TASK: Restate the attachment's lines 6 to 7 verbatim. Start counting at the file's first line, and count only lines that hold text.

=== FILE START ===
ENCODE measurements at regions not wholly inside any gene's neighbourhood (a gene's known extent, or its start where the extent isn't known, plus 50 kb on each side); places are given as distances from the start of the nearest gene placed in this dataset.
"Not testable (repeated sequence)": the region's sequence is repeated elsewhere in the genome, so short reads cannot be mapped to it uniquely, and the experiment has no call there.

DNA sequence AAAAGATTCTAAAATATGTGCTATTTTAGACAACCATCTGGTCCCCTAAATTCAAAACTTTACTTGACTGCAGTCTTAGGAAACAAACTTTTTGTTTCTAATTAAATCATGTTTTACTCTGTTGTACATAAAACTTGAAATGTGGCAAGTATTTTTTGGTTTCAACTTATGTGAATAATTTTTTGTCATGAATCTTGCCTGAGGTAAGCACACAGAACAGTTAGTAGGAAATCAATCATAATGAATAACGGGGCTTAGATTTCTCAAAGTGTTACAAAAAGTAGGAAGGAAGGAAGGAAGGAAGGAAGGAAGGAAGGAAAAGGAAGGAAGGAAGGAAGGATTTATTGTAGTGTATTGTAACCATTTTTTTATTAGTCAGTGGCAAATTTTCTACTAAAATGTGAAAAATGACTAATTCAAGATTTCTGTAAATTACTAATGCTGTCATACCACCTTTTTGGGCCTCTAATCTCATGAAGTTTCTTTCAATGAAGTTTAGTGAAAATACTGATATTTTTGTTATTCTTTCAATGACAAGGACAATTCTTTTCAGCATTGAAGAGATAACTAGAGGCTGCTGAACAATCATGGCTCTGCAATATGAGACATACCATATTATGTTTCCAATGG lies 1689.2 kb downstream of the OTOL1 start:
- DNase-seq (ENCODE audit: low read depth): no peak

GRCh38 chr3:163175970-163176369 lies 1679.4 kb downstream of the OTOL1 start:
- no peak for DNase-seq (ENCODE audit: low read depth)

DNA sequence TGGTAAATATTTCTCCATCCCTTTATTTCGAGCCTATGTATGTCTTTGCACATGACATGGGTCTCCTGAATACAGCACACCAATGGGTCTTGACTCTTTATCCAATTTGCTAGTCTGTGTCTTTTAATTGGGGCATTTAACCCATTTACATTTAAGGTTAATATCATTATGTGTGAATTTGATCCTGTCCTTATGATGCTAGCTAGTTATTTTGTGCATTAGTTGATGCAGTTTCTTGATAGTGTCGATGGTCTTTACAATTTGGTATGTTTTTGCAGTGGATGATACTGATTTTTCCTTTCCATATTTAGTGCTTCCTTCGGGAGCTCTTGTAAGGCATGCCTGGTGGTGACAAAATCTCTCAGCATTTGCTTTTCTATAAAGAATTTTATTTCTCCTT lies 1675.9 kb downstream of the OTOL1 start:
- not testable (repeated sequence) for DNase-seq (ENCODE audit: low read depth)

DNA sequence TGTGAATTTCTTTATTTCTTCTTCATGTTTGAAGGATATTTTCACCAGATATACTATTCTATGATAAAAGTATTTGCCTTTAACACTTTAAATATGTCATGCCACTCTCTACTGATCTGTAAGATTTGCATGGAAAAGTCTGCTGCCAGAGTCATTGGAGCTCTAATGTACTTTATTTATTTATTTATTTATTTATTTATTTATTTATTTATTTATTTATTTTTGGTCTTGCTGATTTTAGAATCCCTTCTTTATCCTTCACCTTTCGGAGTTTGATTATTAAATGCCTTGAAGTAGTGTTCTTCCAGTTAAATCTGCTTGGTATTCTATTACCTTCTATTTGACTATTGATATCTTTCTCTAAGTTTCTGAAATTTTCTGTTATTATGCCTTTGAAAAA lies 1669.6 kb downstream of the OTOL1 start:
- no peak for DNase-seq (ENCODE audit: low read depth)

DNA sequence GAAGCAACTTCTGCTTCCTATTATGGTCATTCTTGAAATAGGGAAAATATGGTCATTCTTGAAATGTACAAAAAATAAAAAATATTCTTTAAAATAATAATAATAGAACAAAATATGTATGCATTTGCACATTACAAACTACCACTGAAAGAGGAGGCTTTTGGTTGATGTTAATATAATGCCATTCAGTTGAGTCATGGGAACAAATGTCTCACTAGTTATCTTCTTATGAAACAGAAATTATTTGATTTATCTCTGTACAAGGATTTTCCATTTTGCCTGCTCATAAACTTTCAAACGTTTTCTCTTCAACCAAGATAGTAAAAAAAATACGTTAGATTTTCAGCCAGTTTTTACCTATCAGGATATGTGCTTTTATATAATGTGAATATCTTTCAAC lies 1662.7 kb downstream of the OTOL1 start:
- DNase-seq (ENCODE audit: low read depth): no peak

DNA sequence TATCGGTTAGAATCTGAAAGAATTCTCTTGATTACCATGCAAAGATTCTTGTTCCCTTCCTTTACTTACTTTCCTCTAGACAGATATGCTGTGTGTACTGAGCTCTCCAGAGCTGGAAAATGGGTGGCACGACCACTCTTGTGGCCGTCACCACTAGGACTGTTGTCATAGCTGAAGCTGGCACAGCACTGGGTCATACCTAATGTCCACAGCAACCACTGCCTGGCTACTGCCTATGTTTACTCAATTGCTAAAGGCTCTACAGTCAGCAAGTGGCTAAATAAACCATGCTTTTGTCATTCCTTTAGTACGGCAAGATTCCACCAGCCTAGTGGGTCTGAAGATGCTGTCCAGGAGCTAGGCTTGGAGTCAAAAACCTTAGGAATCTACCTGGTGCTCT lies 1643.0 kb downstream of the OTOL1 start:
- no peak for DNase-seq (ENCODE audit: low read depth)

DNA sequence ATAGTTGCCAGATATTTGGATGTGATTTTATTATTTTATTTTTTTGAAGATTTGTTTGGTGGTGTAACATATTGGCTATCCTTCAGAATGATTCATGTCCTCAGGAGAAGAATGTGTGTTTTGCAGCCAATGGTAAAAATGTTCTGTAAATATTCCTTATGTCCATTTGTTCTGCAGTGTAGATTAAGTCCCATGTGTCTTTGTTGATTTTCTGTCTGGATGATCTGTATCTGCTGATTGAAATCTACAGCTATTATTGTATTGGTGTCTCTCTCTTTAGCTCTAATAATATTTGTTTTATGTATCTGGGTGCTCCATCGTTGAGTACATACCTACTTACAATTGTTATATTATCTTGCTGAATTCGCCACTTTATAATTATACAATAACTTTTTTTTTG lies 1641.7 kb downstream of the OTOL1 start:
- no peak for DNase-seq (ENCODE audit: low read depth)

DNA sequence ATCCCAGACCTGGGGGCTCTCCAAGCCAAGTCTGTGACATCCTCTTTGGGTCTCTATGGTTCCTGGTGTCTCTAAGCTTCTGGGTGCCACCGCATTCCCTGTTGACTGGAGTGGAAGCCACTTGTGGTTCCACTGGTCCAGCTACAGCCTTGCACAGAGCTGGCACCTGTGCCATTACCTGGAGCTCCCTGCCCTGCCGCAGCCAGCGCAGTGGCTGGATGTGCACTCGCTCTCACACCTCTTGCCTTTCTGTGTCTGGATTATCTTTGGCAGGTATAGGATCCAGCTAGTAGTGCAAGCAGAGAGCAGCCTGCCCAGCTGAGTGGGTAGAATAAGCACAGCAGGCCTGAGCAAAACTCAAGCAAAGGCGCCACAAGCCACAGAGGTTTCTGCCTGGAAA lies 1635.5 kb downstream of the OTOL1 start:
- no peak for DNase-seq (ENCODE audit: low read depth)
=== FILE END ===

- no peak for DNase-seq (ENCODE audit: low read depth)

DNA sequence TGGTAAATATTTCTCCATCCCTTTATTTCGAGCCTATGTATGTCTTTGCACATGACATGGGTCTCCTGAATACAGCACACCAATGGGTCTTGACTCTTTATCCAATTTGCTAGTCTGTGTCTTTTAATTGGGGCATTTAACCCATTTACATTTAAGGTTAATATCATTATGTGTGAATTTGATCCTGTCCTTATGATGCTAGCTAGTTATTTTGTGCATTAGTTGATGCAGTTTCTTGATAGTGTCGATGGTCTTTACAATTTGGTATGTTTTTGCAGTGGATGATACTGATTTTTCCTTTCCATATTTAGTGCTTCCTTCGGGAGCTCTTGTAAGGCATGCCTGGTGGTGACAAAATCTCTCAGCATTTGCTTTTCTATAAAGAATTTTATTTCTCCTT lies 1675.9 kb downstream of the OTOL1 start: